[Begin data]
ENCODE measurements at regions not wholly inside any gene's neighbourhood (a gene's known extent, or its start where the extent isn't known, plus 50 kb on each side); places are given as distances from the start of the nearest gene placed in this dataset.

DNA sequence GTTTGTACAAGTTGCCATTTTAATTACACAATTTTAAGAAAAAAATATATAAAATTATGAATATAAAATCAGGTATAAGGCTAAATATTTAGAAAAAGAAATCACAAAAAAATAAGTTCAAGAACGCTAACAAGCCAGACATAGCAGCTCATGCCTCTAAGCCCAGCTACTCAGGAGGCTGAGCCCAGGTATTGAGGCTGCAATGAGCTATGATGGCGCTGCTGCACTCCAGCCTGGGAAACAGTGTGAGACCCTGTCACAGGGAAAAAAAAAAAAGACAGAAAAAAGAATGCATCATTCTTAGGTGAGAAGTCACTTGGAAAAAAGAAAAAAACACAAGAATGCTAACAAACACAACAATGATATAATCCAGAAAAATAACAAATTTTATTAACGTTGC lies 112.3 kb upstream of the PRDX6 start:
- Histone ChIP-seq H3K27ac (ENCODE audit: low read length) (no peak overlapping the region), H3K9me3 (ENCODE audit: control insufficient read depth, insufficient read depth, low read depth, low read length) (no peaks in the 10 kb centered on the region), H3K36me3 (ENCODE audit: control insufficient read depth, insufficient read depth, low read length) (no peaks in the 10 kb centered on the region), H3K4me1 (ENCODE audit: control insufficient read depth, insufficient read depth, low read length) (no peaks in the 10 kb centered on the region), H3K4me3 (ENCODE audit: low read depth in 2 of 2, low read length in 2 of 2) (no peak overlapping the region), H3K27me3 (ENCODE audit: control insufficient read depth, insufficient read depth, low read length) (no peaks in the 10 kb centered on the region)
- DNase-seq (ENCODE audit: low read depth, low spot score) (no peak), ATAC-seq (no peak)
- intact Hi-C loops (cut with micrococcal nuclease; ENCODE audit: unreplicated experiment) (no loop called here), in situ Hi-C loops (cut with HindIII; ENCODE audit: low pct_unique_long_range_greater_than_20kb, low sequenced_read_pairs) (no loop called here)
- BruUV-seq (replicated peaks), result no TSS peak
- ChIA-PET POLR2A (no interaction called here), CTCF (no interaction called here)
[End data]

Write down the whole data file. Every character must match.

ENCODE measurements at regions not wholly inside any gene's neighbourhood (a gene's known extent, or its start where the extent isn't known, plus 50 kb on each side); places are given as distances from the start of the nearest gene placed in this dataset.

DNA sequence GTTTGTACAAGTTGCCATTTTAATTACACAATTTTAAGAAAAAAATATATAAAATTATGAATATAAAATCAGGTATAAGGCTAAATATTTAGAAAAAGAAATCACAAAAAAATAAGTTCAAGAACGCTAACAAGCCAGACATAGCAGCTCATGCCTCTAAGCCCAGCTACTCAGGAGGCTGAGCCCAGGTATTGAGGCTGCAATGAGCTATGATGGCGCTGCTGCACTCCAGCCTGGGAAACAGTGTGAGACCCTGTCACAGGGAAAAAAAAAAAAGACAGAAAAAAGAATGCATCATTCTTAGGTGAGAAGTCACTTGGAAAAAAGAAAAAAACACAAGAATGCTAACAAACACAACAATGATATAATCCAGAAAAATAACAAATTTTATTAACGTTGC lies 112.3 kb upstream of the PRDX6 start:
- Histone ChIP-seq H3K27ac (ENCODE audit: low read length) (no peak overlapping the region), H3K9me3 (ENCODE audit: control insufficient read depth, insufficient read depth, low read depth, low read length) (no peaks in the 10 kb centered on the region), H3K36me3 (ENCODE audit: control insufficient read depth, insufficient read depth, low read length) (no peaks in the 10 kb centered on the region), H3K4me1 (ENCODE audit: control insufficient read depth, insufficient read depth, low read length) (no peaks in the 10 kb centered on the region), H3K4me3 (ENCODE audit: low read depth in 2 of 2, low read length in 2 of 2) (no peak overlapping the region), H3K27me3 (ENCODE audit: control insufficient read depth, insufficient read depth, low read length) (no peaks in the 10 kb centered on the region)
- DNase-seq (ENCODE audit: low read depth, low spot score) (no peak), ATAC-seq (no peak)
- intact Hi-C loops (cut with micrococcal nuclease; ENCODE audit: unreplicated experiment) (no loop called here), in situ Hi-C loops (cut with HindIII; ENCODE audit: low pct_unique_long_range_greater_than_20kb, low sequenced_read_pairs) (no loop called here)
- BruUV-seq (replicated peaks), result no TSS peak
- ChIA-PET POLR2A (no interaction called here), CTCF (no interaction called here)